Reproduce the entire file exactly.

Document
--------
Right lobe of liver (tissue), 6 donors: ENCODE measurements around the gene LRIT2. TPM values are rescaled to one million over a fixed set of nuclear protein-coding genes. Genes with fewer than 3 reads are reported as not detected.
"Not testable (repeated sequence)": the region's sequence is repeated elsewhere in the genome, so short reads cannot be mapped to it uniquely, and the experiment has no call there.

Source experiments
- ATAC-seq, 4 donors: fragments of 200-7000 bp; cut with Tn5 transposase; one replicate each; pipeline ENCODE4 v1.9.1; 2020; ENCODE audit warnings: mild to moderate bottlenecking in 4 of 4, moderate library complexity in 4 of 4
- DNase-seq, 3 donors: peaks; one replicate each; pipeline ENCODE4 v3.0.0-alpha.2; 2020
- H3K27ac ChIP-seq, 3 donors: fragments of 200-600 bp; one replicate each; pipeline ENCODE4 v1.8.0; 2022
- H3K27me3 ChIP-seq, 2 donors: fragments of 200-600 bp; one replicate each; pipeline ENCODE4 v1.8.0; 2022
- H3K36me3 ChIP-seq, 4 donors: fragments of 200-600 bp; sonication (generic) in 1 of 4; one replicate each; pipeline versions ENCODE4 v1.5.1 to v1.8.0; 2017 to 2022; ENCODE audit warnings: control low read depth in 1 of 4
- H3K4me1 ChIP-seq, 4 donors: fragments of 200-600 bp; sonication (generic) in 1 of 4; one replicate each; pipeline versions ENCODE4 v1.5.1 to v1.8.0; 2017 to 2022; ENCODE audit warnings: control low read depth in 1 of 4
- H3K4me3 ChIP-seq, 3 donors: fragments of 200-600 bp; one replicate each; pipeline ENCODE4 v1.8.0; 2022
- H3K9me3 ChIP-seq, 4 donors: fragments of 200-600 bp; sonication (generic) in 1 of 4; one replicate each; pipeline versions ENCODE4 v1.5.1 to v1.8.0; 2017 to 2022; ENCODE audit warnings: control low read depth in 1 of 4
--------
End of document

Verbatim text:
Right lobe of liver (tissue), 6 donors: ENCODE measurements around the gene LRIT2. TPM values are rescaled to one million over a fixed set of nuclear protein-coding genes. Genes with fewer than 3 reads are reported as not detected.
"Not testable (repeated sequence)": the region's sequence is repeated elsewhere in the genome, so short reads cannot be mapped to it uniquely, and the experiment has no call there.

Source experiments
- ATAC-seq, 4 donors: fragments of 200-7000 bp; cut with Tn5 transposase; one replicate each; pipeline ENCODE4 v1.9.1; 2020; ENCODE audit warnings: mild to moderate bottlenecking in 4 of 4, moderate library complexity in 4 of 4
- DNase-seq, 3 donors: peaks; one replicate each; pipeline ENCODE4 v3.0.0-alpha.2; 2020
- H3K27ac ChIP-seq, 3 donors: fragments of 200-600 bp; one replicate each; pipeline ENCODE4 v1.8.0; 2022
- H3K27me3 ChIP-seq, 2 donors: fragments of 200-600 bp; one replicate each; pipeline ENCODE4 v1.8.0; 2022
- H3K36me3 ChIP-seq, 4 donors: fragments of 200-600 bp; sonication (generic) in 1 of 4; one replicate each; pipeline versions ENCODE4 v1.5.1 to v1.8.0; 2017 to 2022; ENCODE audit warnings: control low read depth in 1 of 4
- H3K4me1 ChIP-seq, 4 donors: fragments of 200-600 bp; sonication (generic) in 1 of 4; one replicate each; pipeline versions ENCODE4 v1.5.1 to v1.8.0; 2017 to 2022; ENCODE audit warnings: control low read depth in 1 of 4
- H3K4me3 ChIP-seq, 3 donors: fragments of 200-600 bp; one replicate each; pipeline ENCODE4 v1.8.0; 2022
- H3K9me3 ChIP-seq, 4 donors: fragments of 200-600 bp; sonication (generic) in 1 of 4; one replicate each; pipeline versions ENCODE4 v1.5.1 to v1.8.0; 2017 to 2022; ENCODE audit warnings: control low read depth in 1 of 4